Uber’s bosses want you to see the company not as a rule-breaking, tax-avoiding multinational minicab empire, but as a scrappy, lovable tech start-up. That explains why Uber’s first public move after Transport for London (TfL) revoked its private hire licence on 22 September was to start a change.org petition – ordinarily the recourse of the otherwise impotent. “Save your Uber in London,” it declared, as though it were a local library imperilled by austerity, not a global business worth $60bn.
Some 787,000 people have signed that petition. Right-wing commentators in the Spectator and the Daily Mail accused TfL and the Mayor of London, Sadiq Khan, of protectionism, while even many on the left bemoaned the potential loss of a cheap ride. This was the reaction for an operator that the regulator declared was not “fit and proper” to hold a licence. In the years preceding the financial crisis, banks became too big to fail. Now Silicon Valley has given us tech firms too popular to proscribe.
This has injected arrogance into Uber’s corporate culture. It took the new chief executive, Dara Khosrowshahi – perhaps struggling to locate contrition on his emotional map – three days to apologise. He accepted that Uber had made “mistakes” in London but, behind the scenes, the firm was accusing transport officials of not giving it a chance to fix its problems.
Uber’s attraction lies in the cost (it’s usually much cheaper than a black cab) and the convenience. It stopped the rush for the last train at parties; it brought innovation and competition to the market; in 2015, it introduced UberPool, which enables passengers to share cars with strangers – a cheaper, greener journey than a taxi ride. It has also encouraged black cabs to improve their service. More now accept card payments since Uber eliminated the need to carry cash.
But Uber has long flouted the rules. It is currently acting as though it were the owner of a restaurant that the food standards inspector closed after finding a lone rat in the kitchen. That is disingenuous. In May, Uber was given only a four-month extension on its licence to operate after a series of controversies about its working practices. There were a lot of rats in that kitchen.
At the Labour party conference in Brighton, the Ilford North MP, Wes Streeting, told me that Uber had adopted an “ostrich strategy, pretending everything was fine”. A mayoral aide added that the company’s usual approach – now softened by the removal of its licence – was an “aggressive combination of refusing to talk to TfL when asked for information and demanding TfL go through lawyers”.
The worst of the company’s alleged sins emerged in a letter written in April, in which the Met claimed that Uber had failed to handle criminal complaints adequately. Examples included a “road-rage” incident, in which a driver allegedly pulled out pepper spray during an altercation with another motorist, and sexual assaults. The police accused Uber of allowing a driver who had sexually assaulted a passenger to stay on the company’s books, leading to an attack on another woman. The transport authority also raised concerns about Uber’s possible use of “Greyball” – software that it had employed in the US to thwart government regulators (the firm denies that it has been used for that reason here).
There are other grounds to criticise the company. Uber refused to classify its drivers as employees – denying them the workplace protection that most people enjoy. A report by the Labour MP Frank Field accused Uber of treating its drivers as “sweated labour” and claimed that some took home less than the minimum wage. Its policy of allowing passengers to rate drivers on a five-star scale – if they slip too low, they can be deactivated – is so pernicious that Charlie Brooker extrapolated it for an episode of Black Mirror.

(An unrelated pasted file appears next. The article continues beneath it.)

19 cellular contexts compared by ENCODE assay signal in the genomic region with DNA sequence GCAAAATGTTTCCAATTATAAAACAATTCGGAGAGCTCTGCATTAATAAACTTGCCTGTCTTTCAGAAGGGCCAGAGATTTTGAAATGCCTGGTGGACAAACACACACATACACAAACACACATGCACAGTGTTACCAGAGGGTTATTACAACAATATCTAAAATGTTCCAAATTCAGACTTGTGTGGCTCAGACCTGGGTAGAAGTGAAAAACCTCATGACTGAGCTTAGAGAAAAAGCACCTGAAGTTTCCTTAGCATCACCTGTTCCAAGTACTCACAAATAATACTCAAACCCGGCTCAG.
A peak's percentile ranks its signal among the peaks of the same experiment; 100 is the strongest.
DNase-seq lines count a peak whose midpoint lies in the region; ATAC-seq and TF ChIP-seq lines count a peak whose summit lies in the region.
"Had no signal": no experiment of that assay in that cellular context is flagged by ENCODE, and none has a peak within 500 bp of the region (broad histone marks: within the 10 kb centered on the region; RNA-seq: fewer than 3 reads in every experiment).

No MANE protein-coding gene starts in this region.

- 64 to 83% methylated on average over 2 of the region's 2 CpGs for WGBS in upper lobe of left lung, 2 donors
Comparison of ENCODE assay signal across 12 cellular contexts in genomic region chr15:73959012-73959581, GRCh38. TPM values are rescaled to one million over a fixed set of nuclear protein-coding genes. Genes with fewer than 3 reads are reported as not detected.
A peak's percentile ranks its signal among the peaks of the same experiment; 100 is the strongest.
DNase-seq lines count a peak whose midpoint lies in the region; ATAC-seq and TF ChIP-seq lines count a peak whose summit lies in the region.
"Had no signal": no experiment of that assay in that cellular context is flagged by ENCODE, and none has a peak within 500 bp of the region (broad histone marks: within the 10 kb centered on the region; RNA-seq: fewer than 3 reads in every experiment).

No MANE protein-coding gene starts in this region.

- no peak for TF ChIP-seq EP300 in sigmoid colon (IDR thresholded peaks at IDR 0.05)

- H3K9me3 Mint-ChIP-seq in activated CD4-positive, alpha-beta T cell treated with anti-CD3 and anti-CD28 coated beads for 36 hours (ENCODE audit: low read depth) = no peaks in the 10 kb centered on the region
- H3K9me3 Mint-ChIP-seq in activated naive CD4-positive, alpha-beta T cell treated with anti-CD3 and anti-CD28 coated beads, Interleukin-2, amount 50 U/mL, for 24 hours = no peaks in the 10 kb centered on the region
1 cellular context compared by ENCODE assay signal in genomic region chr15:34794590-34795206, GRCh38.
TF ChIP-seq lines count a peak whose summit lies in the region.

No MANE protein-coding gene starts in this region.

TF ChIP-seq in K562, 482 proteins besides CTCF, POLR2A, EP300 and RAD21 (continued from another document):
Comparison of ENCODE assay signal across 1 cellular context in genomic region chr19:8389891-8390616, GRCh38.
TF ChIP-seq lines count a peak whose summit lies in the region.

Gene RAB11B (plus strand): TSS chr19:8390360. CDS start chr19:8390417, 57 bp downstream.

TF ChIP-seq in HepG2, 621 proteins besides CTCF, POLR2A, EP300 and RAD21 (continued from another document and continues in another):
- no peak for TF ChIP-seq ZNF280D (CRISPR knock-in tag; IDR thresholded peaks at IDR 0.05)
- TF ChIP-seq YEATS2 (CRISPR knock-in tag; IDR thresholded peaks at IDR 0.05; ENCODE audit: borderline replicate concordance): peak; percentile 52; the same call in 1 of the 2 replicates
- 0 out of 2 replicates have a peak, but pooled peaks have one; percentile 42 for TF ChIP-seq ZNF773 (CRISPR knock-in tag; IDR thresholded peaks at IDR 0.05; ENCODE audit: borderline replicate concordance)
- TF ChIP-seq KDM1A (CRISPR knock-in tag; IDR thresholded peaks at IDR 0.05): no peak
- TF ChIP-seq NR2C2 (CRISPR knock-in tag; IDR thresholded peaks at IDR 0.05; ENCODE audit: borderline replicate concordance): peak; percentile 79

Then there’s the masterclass in misogyny that its corporate culture offers. Susan Fowler, an engineer who worked for Uber in California, wrote an account of the sexual harassment and discrimination she suffered there that was so damning that the resulting investigation led 20 staff to be sacked. Other female employees later came forward, putting pressure on the then CEO, Travis Kalanick, to resign. The company then provided the headline of the year, in the Washington Post: “Uber’s search for a female CEO has been narrowed down to three men”.
And yet 3.5 million Londoners use Uber. During the 2016 presidential election campaign, Donald Trump said he could shoot someone in the middle of Fifth Avenue and he wouldn’t lose any voters. Uber seems like his corporate equivalent – what would it have to do to lose significant support?
What’s strange is that some of those who use Uber are the type of people who buy fair-trade bananas and criticise tax-avoiding companies. They feel entitled to cheap cabs in the same way that people buy sweat-shop clothes unquestioningly. Perhaps some customers have also been misled about what sparked the current battle with TfL. Uber has framed this as an attack on the app. It isn’t. The app is run by a separate, Netherlands-based company; TfL’s fight is with Uber London, which dispatches the cars. It’s not unreasonable to think that there’s a vital role for regulation in ensuring passenger safety.
I imagine that TfL and Uber will eventually reach a deal. Sadiq Khan will push for this, aware that so many of his voters are Uber customers. Yet the controversy surrounding the company is unlikely to disappear. Uber’s pricing model is unsustainable. It is running up huge losses – $645m in the second quarter of this year – that help it offer the cheap fares that endanger its rivals. Prices will eventually have to rise. When they do, even Uber loyalists may feel that they’ve been taken for a ride.